Have you been feeling the need for occasional reminders of your imminent death? Well, look no further: there’s an app for that.
At The Atlantic, Bianca Bosker talks about an app she’s been using for the past three months called WeCroak. Meant to prompt people to look up from their phones and live their lives, this app sends five notifications a day, at random times, to remind people they’re going to die. That’s all it does.
The app was developed by Ian Thomas and Hansa Bergwall, two millennials who met at an Airbnb last spring. The pair was inspired by a Bhutanese folk saying. According to the maxim, “[T]o be a truly happy person, one must contemplate death five times daily.” Noticing how easy it was to forget to think about life’s end, they made an app to help them remember.
Bosker praises the app in her article, pointing out how it succeeds where other “mindfulness apps” fail. Rather than sucking up more of your time, this app reminds you to spend your time wisely. As she says, “This is not an app on which I can linger. It has no feed, no option to browse previous quotes, no way to procrastinate.” Other apps meant to inspire users to live better lives actually just give them another reason to stare at their phones.
“As I scroll through Instagram or refresh Twitter,” Bosker reflects, “WeCroak interrupts with the sobering reminder that it is not just my attention these other apps are consuming, but chunks of my life.”
The strange part, though, is Bosker’s claim about the app in the subtitle of her article. It reads, “It helped me find inner peace.” In the article, she cites a couple of examples of when the app helped her get a more bird’s-eye perspective on her life. It helped dispel her nerves before a public speaking engagement, for instance. As she said, “What’s a little public speaking next to the terrifying finality of my inevitable demise?”
It’s good to get things in perspective, but how is this perspective conducive to “inner peace”? It seems like a more honest response would be inner turmoil—a despairing acknowledgement of life’s meaninglessness. After all, if we all face “the finality of inevitable demise,” what’s the point of living in the first place? Just look at Ecclesiastes. The author’s response to life’s brevity in that book shows anything but inner peace.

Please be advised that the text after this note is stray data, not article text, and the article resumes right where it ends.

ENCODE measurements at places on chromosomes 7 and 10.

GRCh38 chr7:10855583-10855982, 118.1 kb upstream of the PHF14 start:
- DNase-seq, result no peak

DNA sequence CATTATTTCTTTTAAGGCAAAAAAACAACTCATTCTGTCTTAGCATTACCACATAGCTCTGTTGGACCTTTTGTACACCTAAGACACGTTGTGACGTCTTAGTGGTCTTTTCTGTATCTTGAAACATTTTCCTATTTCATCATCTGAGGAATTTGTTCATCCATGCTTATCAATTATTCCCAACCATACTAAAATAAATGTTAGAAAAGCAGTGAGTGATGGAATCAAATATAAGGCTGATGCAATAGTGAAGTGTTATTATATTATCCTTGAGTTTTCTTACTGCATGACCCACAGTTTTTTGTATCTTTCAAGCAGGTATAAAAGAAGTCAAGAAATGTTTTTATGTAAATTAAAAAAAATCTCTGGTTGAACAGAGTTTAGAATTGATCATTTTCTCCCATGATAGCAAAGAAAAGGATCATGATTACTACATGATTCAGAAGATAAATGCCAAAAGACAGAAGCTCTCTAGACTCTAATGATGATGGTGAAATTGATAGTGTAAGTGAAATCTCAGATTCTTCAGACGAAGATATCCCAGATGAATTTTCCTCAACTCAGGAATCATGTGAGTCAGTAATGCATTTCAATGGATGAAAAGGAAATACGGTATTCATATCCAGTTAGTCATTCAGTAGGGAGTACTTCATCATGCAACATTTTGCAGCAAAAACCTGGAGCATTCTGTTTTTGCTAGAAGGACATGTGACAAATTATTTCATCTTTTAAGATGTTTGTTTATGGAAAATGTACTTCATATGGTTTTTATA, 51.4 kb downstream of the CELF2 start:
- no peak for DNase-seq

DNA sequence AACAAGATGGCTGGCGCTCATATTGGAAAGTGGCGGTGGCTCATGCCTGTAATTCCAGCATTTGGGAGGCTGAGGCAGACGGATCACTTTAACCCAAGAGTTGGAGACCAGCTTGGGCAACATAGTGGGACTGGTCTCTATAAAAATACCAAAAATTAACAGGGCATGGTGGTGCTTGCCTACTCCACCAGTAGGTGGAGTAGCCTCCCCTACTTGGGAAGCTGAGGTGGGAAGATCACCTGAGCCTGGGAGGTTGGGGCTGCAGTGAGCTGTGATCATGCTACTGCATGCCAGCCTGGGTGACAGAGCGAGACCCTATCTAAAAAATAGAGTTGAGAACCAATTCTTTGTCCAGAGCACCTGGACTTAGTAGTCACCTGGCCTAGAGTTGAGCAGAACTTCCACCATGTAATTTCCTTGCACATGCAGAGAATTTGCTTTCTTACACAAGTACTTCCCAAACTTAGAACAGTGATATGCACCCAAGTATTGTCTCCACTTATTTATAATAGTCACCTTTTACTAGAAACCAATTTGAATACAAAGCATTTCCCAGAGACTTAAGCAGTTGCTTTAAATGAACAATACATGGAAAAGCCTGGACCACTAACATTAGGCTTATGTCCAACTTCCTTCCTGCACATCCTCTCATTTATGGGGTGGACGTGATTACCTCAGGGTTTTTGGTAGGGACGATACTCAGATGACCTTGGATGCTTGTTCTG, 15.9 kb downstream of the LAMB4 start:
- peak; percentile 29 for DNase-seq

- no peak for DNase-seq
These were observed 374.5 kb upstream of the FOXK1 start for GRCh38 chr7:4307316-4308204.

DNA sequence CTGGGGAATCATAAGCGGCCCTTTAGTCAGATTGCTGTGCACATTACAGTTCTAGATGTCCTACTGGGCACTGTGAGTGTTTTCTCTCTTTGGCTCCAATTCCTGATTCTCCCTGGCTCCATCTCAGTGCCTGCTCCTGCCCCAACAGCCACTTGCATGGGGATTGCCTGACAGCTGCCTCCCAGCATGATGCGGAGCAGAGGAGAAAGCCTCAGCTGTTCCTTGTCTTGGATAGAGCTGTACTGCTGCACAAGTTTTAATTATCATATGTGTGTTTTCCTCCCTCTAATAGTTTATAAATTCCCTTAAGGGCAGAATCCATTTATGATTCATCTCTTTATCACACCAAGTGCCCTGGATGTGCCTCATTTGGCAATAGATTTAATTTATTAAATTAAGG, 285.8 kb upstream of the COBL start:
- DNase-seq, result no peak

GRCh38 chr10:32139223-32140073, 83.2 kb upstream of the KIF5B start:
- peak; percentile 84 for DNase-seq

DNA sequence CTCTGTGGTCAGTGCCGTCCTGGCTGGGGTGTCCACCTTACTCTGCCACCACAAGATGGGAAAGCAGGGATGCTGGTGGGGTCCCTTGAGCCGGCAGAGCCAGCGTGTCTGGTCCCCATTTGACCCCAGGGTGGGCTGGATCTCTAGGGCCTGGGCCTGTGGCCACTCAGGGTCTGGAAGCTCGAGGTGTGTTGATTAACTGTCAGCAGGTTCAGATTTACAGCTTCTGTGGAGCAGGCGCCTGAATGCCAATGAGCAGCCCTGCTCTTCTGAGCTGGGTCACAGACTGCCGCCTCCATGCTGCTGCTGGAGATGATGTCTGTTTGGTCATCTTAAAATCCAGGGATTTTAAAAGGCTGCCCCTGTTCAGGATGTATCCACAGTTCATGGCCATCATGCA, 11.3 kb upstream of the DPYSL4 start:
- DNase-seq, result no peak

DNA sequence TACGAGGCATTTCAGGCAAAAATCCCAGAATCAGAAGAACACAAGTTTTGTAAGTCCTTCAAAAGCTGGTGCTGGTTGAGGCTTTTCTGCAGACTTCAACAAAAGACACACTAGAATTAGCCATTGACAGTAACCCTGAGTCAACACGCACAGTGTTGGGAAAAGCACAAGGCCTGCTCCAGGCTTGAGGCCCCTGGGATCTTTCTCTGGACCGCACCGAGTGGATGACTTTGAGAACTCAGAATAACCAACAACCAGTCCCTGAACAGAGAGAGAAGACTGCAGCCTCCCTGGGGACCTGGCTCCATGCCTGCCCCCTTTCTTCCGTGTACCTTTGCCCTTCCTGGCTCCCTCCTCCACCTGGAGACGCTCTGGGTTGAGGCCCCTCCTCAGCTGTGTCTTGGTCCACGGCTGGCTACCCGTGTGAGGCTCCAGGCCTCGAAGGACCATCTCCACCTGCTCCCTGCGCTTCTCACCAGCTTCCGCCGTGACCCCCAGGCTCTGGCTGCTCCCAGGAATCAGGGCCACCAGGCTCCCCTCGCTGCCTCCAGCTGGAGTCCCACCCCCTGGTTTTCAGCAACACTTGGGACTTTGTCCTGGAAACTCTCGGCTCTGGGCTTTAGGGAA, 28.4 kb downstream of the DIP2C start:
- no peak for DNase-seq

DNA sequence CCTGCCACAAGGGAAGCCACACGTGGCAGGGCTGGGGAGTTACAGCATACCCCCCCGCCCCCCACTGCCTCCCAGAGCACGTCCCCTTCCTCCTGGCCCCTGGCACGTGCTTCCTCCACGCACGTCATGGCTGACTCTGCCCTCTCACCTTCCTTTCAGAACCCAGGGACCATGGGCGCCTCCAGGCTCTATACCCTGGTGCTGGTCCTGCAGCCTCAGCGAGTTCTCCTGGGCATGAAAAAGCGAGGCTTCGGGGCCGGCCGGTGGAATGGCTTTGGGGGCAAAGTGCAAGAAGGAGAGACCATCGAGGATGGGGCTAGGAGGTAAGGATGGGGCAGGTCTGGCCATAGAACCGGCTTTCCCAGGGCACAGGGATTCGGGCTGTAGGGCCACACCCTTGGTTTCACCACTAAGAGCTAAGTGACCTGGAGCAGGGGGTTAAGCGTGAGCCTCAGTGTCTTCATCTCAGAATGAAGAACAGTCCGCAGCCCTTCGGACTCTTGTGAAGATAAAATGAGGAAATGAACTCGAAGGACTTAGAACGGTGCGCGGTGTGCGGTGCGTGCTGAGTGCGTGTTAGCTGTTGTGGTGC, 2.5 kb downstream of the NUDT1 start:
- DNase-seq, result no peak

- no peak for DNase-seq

All the same, maybe this app is on to something. It is true that life is short, that death is coming, and that we should make the most of the time we have. For the Christian, however, death does not mean our demise. It means entering the presence of our God and Savior. We should spend our lives making ourselves ready to face him. It’s not as if we must impress him or earn our salvation. But he does desire obedience, and that’s something we should freely give him out of gratitude and a heart of worship.
So, with or without a fancy app that reminds us of the end of earthly life, let’s strive to live like the faithful servants Jesus talks about in his parables. Let’s make the most of the time he gives us, making ourselves ready for our master’s return and preparing ourselves for eternity in his presence.
Leah Hickman is a 2017 graduate of Hillsdale College’s English program. She has written pieces for multiple Hillsdale College campus publications as well as for BreakPoint.org, ChristianAnswers.net/Spotlight, and the Discover Laura Blog. Read more by Leah at aworldofgrasspeople.blogspot.com.
Photo courtesy: ©Thinkstock/zozzzzo
Publication date: December 15, 2017